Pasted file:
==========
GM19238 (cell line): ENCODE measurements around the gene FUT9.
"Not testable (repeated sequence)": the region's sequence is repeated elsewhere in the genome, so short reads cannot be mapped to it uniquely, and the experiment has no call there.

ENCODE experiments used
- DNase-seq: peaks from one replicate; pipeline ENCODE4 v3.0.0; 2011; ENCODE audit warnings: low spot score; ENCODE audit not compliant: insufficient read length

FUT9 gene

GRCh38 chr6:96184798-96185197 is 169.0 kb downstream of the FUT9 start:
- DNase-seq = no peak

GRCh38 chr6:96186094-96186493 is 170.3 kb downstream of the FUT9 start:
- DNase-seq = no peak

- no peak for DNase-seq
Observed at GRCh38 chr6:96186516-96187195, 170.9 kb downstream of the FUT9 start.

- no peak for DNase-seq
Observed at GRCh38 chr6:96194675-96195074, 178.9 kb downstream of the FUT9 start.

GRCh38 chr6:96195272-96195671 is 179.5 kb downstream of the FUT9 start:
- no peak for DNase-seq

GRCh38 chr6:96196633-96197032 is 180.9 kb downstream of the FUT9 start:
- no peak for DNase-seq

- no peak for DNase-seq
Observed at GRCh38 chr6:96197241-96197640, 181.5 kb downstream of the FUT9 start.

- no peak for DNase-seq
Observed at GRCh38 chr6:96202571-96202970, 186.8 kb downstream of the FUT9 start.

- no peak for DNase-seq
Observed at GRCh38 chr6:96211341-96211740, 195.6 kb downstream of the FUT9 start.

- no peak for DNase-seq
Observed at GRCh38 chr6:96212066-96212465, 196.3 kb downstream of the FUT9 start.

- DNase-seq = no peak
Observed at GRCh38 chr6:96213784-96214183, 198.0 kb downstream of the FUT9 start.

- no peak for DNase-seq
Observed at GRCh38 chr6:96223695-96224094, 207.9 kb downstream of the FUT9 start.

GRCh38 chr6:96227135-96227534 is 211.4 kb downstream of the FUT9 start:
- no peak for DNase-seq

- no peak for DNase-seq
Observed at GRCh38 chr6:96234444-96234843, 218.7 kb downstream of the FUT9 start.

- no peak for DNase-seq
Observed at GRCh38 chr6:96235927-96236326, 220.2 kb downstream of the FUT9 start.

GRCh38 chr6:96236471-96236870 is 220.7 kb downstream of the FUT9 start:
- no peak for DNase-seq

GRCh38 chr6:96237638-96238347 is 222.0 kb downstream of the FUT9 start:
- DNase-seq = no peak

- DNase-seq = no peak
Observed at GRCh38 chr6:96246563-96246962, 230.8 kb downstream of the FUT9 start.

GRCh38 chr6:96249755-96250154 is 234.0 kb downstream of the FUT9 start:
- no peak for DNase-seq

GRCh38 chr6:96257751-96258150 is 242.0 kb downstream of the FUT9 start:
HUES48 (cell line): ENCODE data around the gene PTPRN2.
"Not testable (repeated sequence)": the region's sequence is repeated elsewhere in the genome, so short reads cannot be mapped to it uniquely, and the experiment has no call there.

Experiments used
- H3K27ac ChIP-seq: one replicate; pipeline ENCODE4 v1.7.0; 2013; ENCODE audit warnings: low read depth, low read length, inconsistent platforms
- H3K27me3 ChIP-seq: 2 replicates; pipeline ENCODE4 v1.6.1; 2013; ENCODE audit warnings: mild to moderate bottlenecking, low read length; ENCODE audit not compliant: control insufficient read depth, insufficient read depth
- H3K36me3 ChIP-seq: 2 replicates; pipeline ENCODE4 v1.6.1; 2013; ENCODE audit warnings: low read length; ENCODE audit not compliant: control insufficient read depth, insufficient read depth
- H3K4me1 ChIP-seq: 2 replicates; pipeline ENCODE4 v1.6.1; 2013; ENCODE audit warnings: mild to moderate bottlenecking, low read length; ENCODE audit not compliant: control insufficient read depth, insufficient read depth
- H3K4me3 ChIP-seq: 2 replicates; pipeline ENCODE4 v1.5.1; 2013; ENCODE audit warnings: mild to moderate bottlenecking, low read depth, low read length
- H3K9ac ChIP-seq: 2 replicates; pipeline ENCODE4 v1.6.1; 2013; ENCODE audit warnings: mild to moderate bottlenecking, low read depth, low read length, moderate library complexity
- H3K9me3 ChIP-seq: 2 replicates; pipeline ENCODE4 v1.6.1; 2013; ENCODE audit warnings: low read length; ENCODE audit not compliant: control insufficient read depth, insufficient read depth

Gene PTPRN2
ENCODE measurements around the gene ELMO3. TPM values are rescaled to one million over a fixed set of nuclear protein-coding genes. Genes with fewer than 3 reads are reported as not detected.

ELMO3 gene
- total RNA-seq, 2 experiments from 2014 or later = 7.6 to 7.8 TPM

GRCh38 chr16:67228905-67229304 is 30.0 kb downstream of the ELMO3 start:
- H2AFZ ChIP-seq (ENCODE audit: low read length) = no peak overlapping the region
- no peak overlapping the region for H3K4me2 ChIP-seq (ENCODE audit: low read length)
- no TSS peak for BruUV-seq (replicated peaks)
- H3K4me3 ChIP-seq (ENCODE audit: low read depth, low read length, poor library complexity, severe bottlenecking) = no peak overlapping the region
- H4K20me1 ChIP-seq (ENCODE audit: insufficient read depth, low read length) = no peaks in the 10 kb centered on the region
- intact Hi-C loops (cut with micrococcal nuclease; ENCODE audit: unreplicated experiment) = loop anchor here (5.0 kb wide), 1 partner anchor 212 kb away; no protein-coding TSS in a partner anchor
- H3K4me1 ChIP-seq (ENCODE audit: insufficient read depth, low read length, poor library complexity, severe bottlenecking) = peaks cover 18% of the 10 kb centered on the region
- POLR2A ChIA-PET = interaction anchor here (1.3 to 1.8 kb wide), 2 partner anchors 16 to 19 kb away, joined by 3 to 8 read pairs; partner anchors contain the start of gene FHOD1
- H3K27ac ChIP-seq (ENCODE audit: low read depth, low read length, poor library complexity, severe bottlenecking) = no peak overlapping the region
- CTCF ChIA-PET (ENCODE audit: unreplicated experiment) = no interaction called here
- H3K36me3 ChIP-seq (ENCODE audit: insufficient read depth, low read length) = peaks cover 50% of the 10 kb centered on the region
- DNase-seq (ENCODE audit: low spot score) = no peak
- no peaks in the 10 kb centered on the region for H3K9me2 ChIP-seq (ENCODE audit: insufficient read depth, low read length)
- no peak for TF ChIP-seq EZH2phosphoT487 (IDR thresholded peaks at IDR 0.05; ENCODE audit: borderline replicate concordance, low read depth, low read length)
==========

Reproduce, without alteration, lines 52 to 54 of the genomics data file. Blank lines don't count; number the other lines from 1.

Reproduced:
- H3K4me3 ChIP-seq: 2 replicates; pipeline ENCODE4 v1.5.1; 2013; ENCODE audit warnings: mild to moderate bottlenecking, low read depth, low read length
- H3K9ac ChIP-seq: 2 replicates; pipeline ENCODE4 v1.6.1; 2013; ENCODE audit warnings: mild to moderate bottlenecking, low read depth, low read length, moderate library complexity
- H3K9me3 ChIP-seq: 2 replicates; pipeline ENCODE4 v1.6.1; 2013; ENCODE audit warnings: low read length; ENCODE audit not compliant: control insufficient read depth, insufficient read depth